Skip to content

Puslinch CAO highlights actions taken while he had delegated emergency powers

The township’s emergency declaration was terminated by Seeley on Mar. 1, repealing the CAO’s delegated authority
20200603-puslinchstock-kk
Keegan Kozolanka/GuelphToday file photo

PUSLINCH - In the span of two years, Puslinch CAO has been the delegated emergency authority. In a recent report, he highlighted his accomplishments while the township was under a state of emergency. 

On Mar. 23, 2020, mayor James Seeley declared a state of emergency for Puslinch due to the pandemic, giving emergency powers to township CAO Glenn Schwendinger. 

The township’s emergency declaration was terminated by Seeley on Mar. 1, repealing the CAO’s delegated authority.

In a recent report submitted by Schwendinger, he highlighted all the decisions and actions he’s had to make during the emergency declaration period: 

In March 2020, all municipal facilities were closed off to the public in accordance with the provincial and Public Health directions. Township staff were directed to work from home where possible. 

He also reopened sports fields, parks, trails and green spaces and expanded the participant numbers permitted within parks as per Public Health guidelines, as well as implemented temporary patio use for restaurants all through May 2020 to September 2020. 

Schwendinger also developed and implemented a corporate COVID safety plan as per the province’s requirements and ongoing amendments as necessary in December 2020.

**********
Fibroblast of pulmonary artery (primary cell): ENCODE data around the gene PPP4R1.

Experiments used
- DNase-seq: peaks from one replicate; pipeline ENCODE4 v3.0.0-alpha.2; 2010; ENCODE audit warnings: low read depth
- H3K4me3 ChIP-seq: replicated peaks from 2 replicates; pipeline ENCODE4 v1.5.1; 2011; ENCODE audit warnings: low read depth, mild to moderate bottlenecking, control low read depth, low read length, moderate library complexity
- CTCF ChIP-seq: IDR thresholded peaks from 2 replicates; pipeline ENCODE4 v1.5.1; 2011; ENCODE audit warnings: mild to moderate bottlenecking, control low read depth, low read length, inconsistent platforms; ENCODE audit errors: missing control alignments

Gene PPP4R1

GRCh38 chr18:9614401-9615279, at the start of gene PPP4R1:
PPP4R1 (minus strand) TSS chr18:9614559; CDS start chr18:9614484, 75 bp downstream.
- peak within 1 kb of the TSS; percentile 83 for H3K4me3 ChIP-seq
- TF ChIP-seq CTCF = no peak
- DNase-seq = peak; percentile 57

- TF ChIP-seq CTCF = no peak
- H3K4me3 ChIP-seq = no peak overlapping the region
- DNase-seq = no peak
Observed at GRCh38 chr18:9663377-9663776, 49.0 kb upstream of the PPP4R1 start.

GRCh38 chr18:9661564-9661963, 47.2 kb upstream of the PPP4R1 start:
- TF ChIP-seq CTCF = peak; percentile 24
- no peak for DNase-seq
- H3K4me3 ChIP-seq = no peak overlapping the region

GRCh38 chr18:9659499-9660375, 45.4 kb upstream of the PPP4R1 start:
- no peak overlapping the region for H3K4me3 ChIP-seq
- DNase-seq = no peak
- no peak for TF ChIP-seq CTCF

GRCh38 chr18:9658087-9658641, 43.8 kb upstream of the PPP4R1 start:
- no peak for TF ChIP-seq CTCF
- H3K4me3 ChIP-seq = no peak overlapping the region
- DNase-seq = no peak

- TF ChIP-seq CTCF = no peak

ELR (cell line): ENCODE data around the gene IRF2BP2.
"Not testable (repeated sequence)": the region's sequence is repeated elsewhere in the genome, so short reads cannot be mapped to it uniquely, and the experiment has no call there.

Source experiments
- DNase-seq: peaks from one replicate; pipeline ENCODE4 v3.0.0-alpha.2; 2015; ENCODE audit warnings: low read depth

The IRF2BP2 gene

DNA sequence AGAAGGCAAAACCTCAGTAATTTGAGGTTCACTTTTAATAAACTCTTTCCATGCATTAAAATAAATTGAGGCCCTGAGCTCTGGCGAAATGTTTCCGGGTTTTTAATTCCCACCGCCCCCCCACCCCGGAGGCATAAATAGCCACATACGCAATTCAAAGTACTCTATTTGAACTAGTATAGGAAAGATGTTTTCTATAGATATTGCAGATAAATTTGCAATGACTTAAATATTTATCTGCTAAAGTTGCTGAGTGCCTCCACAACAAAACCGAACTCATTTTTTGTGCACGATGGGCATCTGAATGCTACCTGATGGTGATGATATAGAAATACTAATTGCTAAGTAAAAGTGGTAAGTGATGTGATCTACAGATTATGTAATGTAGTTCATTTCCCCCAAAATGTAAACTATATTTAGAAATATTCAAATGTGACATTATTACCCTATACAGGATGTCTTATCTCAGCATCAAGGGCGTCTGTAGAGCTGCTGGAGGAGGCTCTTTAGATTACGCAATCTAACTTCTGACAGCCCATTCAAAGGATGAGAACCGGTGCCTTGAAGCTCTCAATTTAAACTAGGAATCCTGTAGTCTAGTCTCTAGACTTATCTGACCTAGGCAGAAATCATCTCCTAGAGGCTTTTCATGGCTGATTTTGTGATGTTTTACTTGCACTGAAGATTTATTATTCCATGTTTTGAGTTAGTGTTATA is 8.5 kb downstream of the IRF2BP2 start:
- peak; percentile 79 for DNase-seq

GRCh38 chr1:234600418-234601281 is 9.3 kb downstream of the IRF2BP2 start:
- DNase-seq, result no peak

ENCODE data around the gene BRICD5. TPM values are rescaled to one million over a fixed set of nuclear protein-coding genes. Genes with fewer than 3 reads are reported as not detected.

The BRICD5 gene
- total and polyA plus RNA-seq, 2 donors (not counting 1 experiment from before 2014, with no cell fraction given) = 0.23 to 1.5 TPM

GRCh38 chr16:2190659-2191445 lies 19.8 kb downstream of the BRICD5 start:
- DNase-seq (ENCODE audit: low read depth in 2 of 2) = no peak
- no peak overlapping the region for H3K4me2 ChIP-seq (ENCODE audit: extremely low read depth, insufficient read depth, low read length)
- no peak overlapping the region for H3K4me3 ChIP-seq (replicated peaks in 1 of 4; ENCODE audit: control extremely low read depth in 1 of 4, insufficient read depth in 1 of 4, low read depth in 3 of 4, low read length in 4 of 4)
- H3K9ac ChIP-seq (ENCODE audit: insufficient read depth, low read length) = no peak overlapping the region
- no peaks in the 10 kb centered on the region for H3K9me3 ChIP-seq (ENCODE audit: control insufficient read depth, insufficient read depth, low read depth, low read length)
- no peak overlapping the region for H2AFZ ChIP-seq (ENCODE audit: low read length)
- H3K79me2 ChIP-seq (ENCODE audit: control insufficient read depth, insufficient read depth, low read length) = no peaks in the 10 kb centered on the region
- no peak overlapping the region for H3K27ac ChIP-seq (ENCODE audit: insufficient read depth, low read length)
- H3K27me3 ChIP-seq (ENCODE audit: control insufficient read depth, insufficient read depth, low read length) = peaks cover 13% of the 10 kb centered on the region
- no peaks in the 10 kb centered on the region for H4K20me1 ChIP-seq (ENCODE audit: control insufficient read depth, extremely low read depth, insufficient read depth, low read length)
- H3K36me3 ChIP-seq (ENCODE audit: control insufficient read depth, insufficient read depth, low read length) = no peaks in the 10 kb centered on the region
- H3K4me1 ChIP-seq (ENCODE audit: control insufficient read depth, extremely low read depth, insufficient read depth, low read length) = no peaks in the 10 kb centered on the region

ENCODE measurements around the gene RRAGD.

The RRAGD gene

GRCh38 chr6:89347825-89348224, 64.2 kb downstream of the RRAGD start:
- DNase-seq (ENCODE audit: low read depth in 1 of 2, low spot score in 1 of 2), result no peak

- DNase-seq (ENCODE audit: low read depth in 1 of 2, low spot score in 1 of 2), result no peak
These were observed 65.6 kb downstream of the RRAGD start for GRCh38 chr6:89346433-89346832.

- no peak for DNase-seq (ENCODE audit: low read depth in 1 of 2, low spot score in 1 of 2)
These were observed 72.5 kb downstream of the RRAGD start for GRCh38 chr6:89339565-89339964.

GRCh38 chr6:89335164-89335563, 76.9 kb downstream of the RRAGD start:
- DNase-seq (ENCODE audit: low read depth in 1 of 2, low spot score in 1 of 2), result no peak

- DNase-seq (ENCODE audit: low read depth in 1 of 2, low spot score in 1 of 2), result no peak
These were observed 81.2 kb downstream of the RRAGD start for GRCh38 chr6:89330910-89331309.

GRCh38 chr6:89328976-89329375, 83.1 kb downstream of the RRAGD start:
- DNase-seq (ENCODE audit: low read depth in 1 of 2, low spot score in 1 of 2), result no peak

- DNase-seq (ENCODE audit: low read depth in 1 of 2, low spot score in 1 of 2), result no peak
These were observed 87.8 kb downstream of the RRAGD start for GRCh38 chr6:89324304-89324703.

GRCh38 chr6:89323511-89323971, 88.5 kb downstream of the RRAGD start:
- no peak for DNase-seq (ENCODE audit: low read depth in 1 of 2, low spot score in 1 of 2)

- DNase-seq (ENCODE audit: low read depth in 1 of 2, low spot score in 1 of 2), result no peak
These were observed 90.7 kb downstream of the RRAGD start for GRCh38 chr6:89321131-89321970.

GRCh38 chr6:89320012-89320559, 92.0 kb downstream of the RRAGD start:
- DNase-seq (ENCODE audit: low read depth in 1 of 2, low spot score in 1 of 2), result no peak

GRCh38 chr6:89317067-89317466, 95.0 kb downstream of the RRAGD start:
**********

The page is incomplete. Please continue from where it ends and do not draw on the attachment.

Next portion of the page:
By July 2021, the CAO has ordered part of the township staff to return to the office with a limited number of people in the municipal office. 

Prior to his delegated powers being repealed, Schwendinger ordered the reopening of the municipal office to the public with a limited number of people in the building and is anticipated to be fully open by the end of March. 

“Increases in operating costs directly related to COVID-19, such as security at the Optimist Recreation Centre (ORC), health and safety supplies have been financially supported through COVID funding where possible,” the report stated. 

“No new significant purchases were required as well as no new procurement contracts were entered into or amended other than what was presented to council during the emergency declaration at regularly scheduled council meetings.”

There was also no new officer of the corporation appointments made or amended other than what was presented to council during the emergency declaration at regularly scheduled council meetings.